ASCAP is now joining rival BMI in warning Donald Trump against playing Rolling Stones music at political rallies. But can they really sue?
The Rolling Stones have been vocal opponents of Trump using their music since at least 2016. The legendary rock n’ roll band threatened legal action against then-candidate Trump – twice. But after Trump played the hit, “You Can’t Always Get What You Want” at his recent Tulsa rally, the Rolling Stones are rattling the cage again.
Performance rights organization BMI sent a cease-and-desist to the campaign earlier this week. “BMI has notified the Trump campaign on behalf of the Stones that the unauthorized use of their songs will constitute a breach of its licensing agreement. If Donald Trump disregards the exclusion and persists, then he would face a lawsuit for breaking the embargo and playing music that has not been licensed,” BMI lawyers confirmed.
Now, fellow performance-rights group ASCAP says Trump can’t use any Rolling Stones songs in its repertory.
Those songs include “Start Me Up,” “Emotional Rescue,” “Waiting on a Friend,” and “Angie.” Trump played “Start Me Up” the night he clinched the Republican nomination. At the time, Mick Jagger conceded there was little the band could do because of general licensing for most music arenas.
“The thing is when you appear in America… if you’re in a public place like Madison Square Garden, you can play any music you want, and you can’t be stopped,” Jagger said during a Twitter Q&A session. “If you write a song and someone plays it in a restaurant that you go to, you can’t stop them. They can play what they want.”
That’s an accurate description of U.S. Copyright Law as it applies to public performances of works. But maybe with ASCAP and BMI backing them up, the Rolling Stones can finally stop Trump from playing their music.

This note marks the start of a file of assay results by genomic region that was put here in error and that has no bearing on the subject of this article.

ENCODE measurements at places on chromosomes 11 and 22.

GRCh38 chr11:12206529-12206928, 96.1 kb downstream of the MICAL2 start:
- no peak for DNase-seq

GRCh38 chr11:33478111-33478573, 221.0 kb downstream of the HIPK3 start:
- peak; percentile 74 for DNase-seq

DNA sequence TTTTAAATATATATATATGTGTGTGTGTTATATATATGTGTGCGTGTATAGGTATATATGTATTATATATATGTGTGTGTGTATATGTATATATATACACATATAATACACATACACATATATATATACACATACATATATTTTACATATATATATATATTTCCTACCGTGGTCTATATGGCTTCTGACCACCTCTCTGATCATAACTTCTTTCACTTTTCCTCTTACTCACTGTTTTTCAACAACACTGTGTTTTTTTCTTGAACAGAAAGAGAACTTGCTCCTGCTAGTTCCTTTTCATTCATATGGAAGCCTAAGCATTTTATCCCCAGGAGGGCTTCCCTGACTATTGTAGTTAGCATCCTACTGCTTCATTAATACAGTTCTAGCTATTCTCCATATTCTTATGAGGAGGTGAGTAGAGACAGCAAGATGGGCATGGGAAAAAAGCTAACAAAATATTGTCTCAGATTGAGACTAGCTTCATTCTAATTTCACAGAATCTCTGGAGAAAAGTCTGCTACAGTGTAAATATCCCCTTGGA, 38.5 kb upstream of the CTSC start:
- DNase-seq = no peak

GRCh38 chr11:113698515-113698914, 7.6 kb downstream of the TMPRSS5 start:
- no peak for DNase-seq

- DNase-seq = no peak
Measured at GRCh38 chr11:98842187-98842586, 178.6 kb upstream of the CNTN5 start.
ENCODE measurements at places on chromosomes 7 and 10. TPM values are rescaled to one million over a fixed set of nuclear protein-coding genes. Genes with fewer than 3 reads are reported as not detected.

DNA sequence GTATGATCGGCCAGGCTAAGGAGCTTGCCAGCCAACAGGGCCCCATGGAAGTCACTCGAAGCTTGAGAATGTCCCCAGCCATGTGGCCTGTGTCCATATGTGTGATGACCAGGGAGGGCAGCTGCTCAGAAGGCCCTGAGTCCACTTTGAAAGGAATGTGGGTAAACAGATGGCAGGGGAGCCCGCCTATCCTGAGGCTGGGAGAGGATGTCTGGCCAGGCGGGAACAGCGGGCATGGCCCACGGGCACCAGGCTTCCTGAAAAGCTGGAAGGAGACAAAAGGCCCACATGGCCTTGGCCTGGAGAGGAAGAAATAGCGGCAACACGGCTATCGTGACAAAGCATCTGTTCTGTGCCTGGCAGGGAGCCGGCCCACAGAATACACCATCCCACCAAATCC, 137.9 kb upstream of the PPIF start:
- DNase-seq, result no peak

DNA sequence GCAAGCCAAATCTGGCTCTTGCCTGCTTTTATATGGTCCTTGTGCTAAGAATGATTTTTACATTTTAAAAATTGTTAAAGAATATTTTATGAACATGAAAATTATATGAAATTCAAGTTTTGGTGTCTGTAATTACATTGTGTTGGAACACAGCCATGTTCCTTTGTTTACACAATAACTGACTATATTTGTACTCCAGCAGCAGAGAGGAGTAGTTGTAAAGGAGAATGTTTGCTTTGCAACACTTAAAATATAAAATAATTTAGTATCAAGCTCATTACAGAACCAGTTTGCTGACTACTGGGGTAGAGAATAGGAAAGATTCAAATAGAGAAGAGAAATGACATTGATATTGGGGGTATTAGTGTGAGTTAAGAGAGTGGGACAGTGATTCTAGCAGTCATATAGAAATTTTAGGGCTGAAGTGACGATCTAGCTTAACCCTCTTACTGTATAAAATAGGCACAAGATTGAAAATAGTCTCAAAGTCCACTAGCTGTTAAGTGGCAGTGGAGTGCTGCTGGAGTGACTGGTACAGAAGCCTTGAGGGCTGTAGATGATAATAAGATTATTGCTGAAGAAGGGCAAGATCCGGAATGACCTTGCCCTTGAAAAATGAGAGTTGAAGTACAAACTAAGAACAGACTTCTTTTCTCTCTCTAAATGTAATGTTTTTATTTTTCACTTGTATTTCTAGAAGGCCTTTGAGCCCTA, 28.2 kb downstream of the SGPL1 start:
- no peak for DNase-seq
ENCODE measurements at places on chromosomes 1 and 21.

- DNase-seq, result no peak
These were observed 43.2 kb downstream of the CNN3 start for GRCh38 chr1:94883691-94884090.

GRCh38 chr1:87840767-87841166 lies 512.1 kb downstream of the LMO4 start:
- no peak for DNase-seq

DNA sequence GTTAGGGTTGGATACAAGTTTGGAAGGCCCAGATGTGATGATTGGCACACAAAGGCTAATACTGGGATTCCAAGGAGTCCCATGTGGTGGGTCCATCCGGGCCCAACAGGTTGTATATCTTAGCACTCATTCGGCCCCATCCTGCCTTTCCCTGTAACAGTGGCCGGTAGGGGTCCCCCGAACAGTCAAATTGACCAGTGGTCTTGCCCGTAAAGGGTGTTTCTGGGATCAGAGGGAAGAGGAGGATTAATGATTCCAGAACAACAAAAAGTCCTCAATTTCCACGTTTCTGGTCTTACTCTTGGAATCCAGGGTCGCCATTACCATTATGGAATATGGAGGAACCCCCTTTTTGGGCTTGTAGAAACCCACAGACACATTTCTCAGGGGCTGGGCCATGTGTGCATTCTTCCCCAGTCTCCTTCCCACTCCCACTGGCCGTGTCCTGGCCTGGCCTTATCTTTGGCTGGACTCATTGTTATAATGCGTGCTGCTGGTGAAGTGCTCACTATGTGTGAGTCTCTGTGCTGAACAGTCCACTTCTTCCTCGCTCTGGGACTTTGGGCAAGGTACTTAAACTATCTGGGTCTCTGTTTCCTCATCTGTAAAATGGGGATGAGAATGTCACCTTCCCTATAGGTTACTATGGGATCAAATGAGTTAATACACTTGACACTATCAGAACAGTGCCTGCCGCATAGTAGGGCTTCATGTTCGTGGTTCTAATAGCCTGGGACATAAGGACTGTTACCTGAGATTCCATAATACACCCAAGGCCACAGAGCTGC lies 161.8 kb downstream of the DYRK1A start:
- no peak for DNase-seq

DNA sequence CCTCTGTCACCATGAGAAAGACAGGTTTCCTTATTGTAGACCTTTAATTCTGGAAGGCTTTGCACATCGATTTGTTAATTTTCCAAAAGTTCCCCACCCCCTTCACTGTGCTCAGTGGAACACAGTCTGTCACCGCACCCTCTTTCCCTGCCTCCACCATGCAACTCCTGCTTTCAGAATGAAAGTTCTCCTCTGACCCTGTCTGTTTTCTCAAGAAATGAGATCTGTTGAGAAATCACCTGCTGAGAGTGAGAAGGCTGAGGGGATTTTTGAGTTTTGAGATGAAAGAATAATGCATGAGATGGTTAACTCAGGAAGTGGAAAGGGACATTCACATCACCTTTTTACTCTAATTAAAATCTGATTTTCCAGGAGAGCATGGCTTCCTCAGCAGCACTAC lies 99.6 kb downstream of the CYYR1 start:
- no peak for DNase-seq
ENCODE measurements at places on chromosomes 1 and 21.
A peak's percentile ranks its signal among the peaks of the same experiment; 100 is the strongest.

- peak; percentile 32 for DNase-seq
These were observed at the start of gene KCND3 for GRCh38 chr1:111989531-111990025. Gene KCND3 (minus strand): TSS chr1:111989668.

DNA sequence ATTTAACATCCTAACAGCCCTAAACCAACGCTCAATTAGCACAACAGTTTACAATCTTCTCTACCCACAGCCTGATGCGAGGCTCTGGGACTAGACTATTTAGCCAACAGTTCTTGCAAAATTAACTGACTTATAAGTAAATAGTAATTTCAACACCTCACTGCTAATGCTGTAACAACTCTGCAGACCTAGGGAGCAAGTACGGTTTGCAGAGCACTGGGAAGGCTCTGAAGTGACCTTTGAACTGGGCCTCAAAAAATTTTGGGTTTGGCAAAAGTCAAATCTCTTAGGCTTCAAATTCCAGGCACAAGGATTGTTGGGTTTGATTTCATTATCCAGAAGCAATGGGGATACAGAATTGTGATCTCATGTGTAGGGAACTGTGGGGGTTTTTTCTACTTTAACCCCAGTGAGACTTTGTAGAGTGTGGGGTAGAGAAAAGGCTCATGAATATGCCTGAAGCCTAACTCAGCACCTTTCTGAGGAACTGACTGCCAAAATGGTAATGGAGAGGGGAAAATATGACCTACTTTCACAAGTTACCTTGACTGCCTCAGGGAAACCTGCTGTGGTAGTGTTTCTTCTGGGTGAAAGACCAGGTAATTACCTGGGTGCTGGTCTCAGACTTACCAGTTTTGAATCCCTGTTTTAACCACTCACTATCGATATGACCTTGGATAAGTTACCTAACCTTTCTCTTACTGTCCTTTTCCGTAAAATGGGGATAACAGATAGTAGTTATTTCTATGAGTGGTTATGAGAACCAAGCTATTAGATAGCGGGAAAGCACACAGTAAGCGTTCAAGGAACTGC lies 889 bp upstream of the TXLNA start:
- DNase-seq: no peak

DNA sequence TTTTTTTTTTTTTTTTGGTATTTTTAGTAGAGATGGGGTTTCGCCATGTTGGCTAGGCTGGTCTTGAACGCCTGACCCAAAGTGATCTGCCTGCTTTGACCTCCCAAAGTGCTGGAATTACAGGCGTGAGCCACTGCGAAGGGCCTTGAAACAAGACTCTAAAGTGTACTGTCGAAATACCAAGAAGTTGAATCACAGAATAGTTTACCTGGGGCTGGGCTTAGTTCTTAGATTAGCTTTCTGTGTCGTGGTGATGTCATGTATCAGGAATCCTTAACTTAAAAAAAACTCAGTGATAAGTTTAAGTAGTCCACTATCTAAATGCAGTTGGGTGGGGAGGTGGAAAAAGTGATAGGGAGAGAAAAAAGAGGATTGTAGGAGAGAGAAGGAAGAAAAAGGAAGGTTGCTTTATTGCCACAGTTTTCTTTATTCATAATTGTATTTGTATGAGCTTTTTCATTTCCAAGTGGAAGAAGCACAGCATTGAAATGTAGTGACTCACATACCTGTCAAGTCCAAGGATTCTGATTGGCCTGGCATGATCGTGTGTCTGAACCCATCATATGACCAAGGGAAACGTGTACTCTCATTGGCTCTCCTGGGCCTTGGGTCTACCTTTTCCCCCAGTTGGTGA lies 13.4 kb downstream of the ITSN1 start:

ASCAP says the Trump 2020 campaign team has not applied for their blanket license. According to ASCAP’s explanation, that means the campaign can’t legally use any songs in the ASCAP repertory. That is, unless the campaign licenses those works directly.
If the Trump campaign does request a license, ASCAP says it will inform the campaign of any song exclusions.
“At present, notable among the ASCAP members who have asked that their songs be excluded from the 2020 Trump campaign ASCAP license agreement are Neil Young, the estate of Tom Petty, and ASCAP-licensed works by The Rolling Stones.”
ASCAP’s chest-thumping sounds like a stretch, especially since the venues are typically the ones securing the performance licenses in question. But both ASCAP and BMI have pointed to specific exclusions related to political events. Still, legally speaking, the exclusions appear largely untested and tricky to enforce.
A Political Campaign License agreement allows Trump to “play what he wants,” as Mick Jagger puts it. But that agreement also allows ASCAP members to exclude specific songs from political campaigns, at least technically. BMI has a similar clause in its political campaign license. The two PROs license over 26 million songs collectively.